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Tuesday, August 2, 2016

4 Ways to Break Through Your Fear of Failure

Early morning fog fell over my hometown in Mechanicsville.

The little town just north of Richmond, Virginia is a series of twisty roads met by acres and acres of green, velvet grass. Where I learned to ride horseback.

I approached this hobby with a sort of wide-eyed horror, wonder and intimidation all at once. Like how it feels when you find yourself in the midst of a celebrity sighting.

And then the terrifying and wonderful moment would happen. I'd swing my leg over and rest in the saddle, grab the reins and move forward. One day at lessons, my teacher was trying to coax me into a quicker pace, moving from a cantor (a middle-speed) to full-on gallop.

But I was too scared when the hooves met the road.

Galloping looked so fast in the movies. What if I lost control? Or did everything wrong? What if I couldn't do it?

"What's the worst that could happen?" my teacher asked. "You fall? If you fall off the horse, could you get back on? If you're good with that, then you can do this. But you can't let that fear keep you from trying."

Though I don't think simply falling off is the worst-case scenario of horseback riding gone wild (anyone who's seen Gone With the Wind can attest to that), my teacher was right. I couldn't let fear of failure keep me from getting on the horse.

Lately, I've treated my creative projects much like those early mornings of riding lessons. Full of fears. Asking myself all of the what-ifs:

What if I lose control? 

What if they hate it?

Or worse, what if no one cares?

What if I put in all of this extra effort and it's not good enough?

Then I remember horseback riding. And the bigger scarier question takes top-billing: 

What if I never start?

If you find yourself on the brink of a creative-gallop, but too consumed with a fear of failure before you begin writing, singing, painting, podcasting, job interviewing, anything-ing, here are a few ways to combat the fear of failure from holding you back:

Do it For the Practice.

I've loved blogging for years. I do it because I love to hear thoughts from others and express frustrations, joys, and big life questions.

But I also do it to put myself out there. To break through the fear of being judged.

For so many of us, the singers, the violinists, the teachers, the chefs: this work comes from our hearts.

And if someone rejects our work, if they don't like it on Instagram or if we don't cultivate a large Facebook page, it feels like rejection.

But the more content you create, the more practice you have releasing the work, allowing it to live beyond your closed doors or journal bindings. It becomes easier. I promise.

Do it to Be in the Game.

There's a group in downtown Norfolk that runs together. Attended by very fit people. Like, people who have run marathons and are trained to be physically elite as they serve in the military. Bless it.

And then there's me. Desk job. Extra pounds hanging on my waist (and, let's be honest, other areas). Huffing. Puffing. The weakest link by far. I'm at the back of the group, worried that I'm annoying or inconveniencing others by needing to stop and walk.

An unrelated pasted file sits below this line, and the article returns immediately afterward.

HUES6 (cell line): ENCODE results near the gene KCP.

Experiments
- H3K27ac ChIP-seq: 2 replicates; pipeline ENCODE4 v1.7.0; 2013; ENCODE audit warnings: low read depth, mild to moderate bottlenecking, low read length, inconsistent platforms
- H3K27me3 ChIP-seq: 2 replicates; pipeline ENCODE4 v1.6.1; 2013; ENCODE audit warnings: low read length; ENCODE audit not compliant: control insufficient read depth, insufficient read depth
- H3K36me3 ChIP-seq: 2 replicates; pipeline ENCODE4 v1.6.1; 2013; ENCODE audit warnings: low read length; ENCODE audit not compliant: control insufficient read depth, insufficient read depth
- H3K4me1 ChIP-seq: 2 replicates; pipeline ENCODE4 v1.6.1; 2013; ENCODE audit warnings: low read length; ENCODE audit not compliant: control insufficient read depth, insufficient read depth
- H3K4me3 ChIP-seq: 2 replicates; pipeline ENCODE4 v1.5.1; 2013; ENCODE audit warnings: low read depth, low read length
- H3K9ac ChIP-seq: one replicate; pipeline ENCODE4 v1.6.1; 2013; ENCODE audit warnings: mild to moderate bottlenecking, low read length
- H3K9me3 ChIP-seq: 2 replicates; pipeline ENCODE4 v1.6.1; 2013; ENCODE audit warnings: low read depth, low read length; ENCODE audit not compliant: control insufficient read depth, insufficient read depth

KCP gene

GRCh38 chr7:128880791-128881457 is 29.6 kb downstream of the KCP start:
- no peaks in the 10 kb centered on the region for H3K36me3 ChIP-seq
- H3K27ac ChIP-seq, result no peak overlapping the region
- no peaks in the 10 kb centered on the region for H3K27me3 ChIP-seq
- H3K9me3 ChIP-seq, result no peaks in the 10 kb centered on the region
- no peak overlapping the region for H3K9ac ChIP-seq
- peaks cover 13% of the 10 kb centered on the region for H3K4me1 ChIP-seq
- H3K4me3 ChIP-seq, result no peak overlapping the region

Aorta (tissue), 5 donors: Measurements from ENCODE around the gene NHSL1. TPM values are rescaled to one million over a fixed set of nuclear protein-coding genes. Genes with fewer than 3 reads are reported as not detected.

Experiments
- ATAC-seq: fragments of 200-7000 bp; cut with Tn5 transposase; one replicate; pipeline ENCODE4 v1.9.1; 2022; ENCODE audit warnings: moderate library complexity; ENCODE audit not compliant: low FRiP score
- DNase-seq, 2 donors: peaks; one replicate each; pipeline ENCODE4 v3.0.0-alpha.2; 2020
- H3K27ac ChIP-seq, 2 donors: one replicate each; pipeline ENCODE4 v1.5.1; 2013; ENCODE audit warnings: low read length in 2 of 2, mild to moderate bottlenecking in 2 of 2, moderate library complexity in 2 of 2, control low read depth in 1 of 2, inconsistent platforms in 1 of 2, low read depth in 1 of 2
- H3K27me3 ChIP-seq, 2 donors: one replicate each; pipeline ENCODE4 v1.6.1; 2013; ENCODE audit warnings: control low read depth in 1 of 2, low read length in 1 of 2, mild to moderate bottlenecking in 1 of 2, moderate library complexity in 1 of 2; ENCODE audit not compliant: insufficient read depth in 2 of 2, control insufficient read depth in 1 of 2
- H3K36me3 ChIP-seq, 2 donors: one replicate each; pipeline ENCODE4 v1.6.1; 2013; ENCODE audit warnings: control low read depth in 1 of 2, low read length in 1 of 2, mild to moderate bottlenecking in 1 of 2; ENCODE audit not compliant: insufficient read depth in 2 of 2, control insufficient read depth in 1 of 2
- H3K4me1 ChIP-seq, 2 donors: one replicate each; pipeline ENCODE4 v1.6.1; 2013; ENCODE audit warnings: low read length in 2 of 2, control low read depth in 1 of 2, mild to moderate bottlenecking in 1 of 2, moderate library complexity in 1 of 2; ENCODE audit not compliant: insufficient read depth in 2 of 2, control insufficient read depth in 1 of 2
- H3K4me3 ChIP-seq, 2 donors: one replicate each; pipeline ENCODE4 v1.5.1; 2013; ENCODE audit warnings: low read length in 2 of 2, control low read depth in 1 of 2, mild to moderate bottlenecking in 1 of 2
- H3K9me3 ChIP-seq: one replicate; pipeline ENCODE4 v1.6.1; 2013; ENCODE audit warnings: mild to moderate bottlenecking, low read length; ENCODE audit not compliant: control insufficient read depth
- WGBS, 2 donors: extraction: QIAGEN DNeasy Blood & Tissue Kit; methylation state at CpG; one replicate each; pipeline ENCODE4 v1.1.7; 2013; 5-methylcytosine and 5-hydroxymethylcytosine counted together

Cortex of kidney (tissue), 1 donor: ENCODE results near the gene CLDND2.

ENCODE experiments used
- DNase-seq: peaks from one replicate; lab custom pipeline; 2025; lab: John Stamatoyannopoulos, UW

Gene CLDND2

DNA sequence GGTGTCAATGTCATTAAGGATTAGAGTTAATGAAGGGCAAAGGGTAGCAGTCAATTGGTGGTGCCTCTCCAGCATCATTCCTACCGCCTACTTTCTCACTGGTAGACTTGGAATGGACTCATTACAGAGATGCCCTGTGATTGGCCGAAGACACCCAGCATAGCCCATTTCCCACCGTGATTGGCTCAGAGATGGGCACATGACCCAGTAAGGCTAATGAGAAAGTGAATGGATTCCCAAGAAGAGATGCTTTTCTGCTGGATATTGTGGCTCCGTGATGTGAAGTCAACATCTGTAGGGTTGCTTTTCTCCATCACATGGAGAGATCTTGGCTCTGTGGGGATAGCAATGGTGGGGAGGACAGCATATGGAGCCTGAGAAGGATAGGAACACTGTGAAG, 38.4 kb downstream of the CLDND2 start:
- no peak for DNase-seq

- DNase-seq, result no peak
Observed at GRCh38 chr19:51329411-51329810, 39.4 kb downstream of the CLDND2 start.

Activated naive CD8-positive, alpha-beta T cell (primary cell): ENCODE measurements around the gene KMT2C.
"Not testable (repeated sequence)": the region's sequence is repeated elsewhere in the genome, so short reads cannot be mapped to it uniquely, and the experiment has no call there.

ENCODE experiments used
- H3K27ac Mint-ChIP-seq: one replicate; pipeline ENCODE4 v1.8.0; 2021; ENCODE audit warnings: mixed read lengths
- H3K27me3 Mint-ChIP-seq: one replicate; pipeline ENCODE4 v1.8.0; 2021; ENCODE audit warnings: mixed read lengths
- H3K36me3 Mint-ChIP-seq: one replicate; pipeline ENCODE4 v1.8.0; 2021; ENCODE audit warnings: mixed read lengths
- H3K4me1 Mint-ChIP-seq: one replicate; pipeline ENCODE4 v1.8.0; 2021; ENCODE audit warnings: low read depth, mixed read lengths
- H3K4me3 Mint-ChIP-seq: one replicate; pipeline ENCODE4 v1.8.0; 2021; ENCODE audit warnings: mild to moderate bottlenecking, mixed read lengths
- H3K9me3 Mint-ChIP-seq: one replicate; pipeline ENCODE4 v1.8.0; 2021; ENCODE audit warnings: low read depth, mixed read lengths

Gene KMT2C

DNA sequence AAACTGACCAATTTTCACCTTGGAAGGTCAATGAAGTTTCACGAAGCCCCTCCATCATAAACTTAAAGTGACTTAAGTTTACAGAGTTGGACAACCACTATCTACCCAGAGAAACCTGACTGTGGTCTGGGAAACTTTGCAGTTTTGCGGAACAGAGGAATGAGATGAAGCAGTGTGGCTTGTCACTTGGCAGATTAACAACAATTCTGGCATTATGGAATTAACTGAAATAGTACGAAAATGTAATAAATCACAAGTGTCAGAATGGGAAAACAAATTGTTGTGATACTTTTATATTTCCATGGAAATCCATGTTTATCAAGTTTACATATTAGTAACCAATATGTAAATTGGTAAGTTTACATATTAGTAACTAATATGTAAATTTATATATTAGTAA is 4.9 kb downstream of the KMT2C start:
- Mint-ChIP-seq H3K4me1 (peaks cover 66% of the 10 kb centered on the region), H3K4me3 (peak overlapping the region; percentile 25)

But I've learned to appreciate being a part of the team. Of having a place on stage rather than a seat in the arena. I've learned to enjoy the encouragement from others trying to reach a similar goal. I'm not the best. Not even close. But I've pounded my feet and traveled much further than I ever could on my own.

Finding community in the midst of creative work can have a similar impact. Alright, maybe you're not the best writer, singer, tap-dancer. Maybe you don't have an MFA or certificate that launches you to the head of your field.

But who in their settled, emotionally stable mind creates to be at the head of the pack?

Do it for the joy it brings you.

In this day and age, we've entrepreneurialized our creative worlds to corporate-building, New York City skyscraper heights. In other words, if you're not making money off of your creative endeavors, you're not really an artist.

But what about the women who sit in their sun rooms with a canvas and watercolors? The actresses who serve tables to balance their budget? The freelance writers and editors who have to stitch their living together like a patchwork quilt?

The majority of us will not become multi-millionaires from our art. But society of late has convinced us that if we're not, we're failures.

If we're too focused on monetizing our joy, we'll lose the sense of why we ever picked up our brush, pens, or guitars in the first place.

Do it For How You'll Feel About Yourself After.

This isn't for results. Statistics.

This is for sense of completion. A sense of beauty that comes from making something. Of speaking, writing, cooking or singing something into existence that wasn't there before.

The only failure we're guaranteed is the failure that comes with being
too tangled up in fear to ever begin in the first place.

Pssst! P.S. People who subscribed to the Prodigal Sister email list (henceforth known as the Prodigal Squad) got this post delivered straight to their inbox first thing this morning! They were also automatically given five entries into an upcoming contest that you will want to get in on:



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